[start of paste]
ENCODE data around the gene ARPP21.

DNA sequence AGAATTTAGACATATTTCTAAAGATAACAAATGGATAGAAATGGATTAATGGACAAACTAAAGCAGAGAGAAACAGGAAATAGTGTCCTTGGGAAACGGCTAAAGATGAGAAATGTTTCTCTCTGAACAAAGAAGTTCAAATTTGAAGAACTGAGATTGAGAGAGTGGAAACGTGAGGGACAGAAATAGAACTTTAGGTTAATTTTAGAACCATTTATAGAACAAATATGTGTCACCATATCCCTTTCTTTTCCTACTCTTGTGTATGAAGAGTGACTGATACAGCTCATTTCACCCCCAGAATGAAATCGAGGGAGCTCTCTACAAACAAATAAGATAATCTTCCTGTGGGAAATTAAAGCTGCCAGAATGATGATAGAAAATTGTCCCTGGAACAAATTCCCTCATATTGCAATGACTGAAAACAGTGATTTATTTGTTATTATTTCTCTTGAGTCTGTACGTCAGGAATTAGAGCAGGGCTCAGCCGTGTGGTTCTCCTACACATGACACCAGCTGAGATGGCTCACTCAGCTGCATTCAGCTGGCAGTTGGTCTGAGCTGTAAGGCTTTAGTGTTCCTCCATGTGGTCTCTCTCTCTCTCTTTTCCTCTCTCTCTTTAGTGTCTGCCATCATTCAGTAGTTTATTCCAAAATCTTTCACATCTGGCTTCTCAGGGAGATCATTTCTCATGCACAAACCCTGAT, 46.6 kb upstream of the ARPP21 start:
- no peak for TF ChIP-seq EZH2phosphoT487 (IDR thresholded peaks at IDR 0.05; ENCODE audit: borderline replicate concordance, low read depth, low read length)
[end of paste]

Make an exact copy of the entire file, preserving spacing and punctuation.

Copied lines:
ENCODE data around the gene ARPP21.

DNA sequence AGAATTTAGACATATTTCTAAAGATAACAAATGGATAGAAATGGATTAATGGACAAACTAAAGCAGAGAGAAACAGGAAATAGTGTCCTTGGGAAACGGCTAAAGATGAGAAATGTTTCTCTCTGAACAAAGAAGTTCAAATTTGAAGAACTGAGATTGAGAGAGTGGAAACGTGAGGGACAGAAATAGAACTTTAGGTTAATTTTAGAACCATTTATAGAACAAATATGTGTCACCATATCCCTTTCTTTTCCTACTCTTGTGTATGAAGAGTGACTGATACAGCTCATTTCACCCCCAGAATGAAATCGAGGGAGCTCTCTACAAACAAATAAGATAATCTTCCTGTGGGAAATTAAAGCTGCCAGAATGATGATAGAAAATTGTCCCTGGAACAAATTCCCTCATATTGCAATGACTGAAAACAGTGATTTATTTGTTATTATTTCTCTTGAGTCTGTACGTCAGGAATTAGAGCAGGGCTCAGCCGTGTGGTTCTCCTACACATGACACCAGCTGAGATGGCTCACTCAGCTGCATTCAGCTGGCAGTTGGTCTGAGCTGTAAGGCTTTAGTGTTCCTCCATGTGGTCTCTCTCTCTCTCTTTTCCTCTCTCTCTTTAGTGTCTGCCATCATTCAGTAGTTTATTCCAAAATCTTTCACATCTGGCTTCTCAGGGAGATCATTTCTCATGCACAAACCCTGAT, 46.6 kb upstream of the ARPP21 start:
- no peak for TF ChIP-seq EZH2phosphoT487 (IDR thresholded peaks at IDR 0.05; ENCODE audit: borderline replicate concordance, low read depth, low read length)